The Princeton Review and U.S. News & World Report recently published rankings of university entrepreneurship. Among the top 12 schools, the two lists share but a single institution — Babson College. How can two highly regarded agencies compile lists of excellence that have virtually no overlap?
At one level, the answer is obvious: The two groups use different criteria and so arrive at different rankings. But the use of two sets of criteria that yield such wildly differing results suggests a much deeper problem. A lack of consensus regarding what to measure implies a lack of consensus about the goals of university entrepreneurship: It’s hard to measure success when you don’t know what that success looks like. So what is the role of entrepreneurship at the university?
The relationship of the university with society changes continuously. In his classic treatise on the university, John Henry Newman made the case for an educational mission; more particularly, liberal education. The rise of the research university, first in Germany and later in America, provided another role for the university — that of the search for knowledge. The Morrill Act of 1862 and the creation of the land-grant university offered yet another role for the university — to “promote the practical education of the industrial classes.”
Finally, the democratization of the American university through the middle of the 20th century brought education to the masses, along with the creation of programs more akin to training than enlightenment. Today, most universities accept, in varied measures, the dual roles of creation and dissemination of knowledge.
Today, too, the university seeks to engage the world around it, and to use the university as a means to do good in the world. At Duke, for example, we list Knowledge in the service of society as one of our enduring values. “Our work forms an arc, spanning from inquiry through discovery on the one end and translation into practice on the other.”
Newman’s notions of the interrelatedness of knowledge are as relevant today as they were in 1853.
MIT’s recently announced $5 billion Campaign for a Better World includes Innovation and Entrepreneurship to accelerate “the path from idea to impact.” The university does good in the world through that translation into practice — converting the fundamental knowledge that grows at the university into real things and real actions that have real consequences for real people. And that translation at the university is entrepreneurship.
This conception of university entrepreneurship does not divert attention from the long-established roles of teaching and research. Nor does it turn faculty into business men and women. Rather, it asserts that ideas form the basis of human advancement, whether in science and engineering, the arts, public policy or law. It holds that the means by which those ideas are converted into action are understood and can be taught. And it proposes that the impact and relevance of the university is enhanced by creating an infrastructure and a culture that allows the ideas that grow at the university to be converted to action, whether or not the conversion involves those who conceived the ideas.
This formulation of entrepreneurship does not turn from the ethos of liberal education. Newman’s notions of the interrelatedness of knowledge are as relevant today as they were in 1853. But surely the application of knowledge, the use of that knowledge to solve real-world problems, is a part of the learning. In 1936 Alfred North Whitehead recognized and embraced such a notion explicitly:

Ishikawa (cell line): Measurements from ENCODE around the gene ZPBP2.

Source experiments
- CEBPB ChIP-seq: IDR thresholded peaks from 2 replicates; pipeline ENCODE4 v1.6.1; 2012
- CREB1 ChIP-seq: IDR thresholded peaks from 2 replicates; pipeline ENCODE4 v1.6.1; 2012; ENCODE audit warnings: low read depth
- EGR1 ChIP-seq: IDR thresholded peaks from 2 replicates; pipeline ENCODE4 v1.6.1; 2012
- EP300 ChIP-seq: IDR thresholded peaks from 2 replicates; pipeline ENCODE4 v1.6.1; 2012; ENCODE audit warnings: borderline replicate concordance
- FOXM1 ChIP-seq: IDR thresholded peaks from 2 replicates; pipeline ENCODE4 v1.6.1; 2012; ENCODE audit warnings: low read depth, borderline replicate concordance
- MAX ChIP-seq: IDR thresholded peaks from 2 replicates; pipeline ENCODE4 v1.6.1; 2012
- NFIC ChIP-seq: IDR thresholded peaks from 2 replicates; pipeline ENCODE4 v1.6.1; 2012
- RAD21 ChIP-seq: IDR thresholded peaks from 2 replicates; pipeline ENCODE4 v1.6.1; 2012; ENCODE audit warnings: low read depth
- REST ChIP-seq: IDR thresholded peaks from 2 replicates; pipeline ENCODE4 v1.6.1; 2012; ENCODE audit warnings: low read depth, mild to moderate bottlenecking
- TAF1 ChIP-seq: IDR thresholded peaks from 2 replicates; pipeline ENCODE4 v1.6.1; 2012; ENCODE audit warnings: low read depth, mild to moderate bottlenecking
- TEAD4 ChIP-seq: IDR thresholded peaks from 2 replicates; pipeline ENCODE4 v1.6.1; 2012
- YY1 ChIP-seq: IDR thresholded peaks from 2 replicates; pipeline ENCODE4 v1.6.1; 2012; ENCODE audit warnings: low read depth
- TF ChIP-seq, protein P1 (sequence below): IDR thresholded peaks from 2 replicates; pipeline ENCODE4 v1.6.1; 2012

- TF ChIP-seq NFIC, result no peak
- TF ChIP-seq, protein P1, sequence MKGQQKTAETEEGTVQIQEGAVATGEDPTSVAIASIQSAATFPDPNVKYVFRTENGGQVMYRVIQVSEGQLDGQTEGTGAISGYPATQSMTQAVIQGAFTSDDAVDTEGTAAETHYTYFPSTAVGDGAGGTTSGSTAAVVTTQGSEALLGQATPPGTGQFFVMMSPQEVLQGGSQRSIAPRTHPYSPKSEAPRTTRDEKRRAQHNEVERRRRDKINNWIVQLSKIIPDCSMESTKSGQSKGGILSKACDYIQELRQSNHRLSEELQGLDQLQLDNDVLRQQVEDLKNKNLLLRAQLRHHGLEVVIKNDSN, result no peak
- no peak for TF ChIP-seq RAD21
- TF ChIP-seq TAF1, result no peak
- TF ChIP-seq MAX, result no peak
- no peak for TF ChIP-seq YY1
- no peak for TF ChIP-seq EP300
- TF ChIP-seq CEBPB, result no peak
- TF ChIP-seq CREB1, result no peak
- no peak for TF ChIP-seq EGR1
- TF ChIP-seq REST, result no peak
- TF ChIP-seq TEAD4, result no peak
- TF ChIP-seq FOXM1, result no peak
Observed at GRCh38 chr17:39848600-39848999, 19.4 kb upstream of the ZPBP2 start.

“The applications are part of the knowledge. For the very meaning of the things known is wrapped up in their relationships beyond themselves. Thus unapplied knowledge is knowledge shorn of its meaning.”
The 21st-century university will engage more fully with society than at any time in its past.
Powerful examples of university entrepreneurship abound, from the hepatitis vaccine to the Honey Crisp apple. University entrepreneurship is CalTech’s Carver Mead, father of the modern VSLI computer chip and founder of at least 20 companies in all aspects of microelectronics. University entrepreneurship is Matthias Gromeier, an associate professor of neurosurgery, and his team that developed an oncolytic poliovirus that provides a cure for the deadliest form of brain cancer — malignant glioblastoma. Today, patients treated with the virus are alive nearly three years after diagnosis; untreated one-year survival rates are near zero.
University entrepreneurship is Suhani Jalota, a Duke undergraduate who constructed a factory in India to provide low-cost sanitary pads for women living in the vast slums of Mumbai. Suhani and her co-workers aim to replicate the model in 500 slums across the globe. University entrepreneurship is Eli Sachs, an MIT professor of engineering who developed a new low-cost way to make silicon solar cells. Sachs left MIT to build 1366 Technologies, a company with production facilities in upstate New York that aims to make solar power cheaper than coal. University entrepreneurship is Michael Prywata and Hermano Krebs, whose startup Bionik Laboratories from Ryerson University in Toronto is developing exoskeleton robots that will allow victims of neurological disease and accidents to walk again.
The 21st-century university will engage more fully with society than at any time in its past. Our value proposition is that knowledge enables a better tomorrow. We realize that promise through the translation of great discoveries into new cures, new technologies and new practices. We realize that promise by training young men and women after the liberal tradition of Newman, but at the same time instilling in them the notion that ideas have power in their application, and that knowledge enables progress through action. Entrepreneurship — the translation of ideas into products and actions — will live at the core of that university.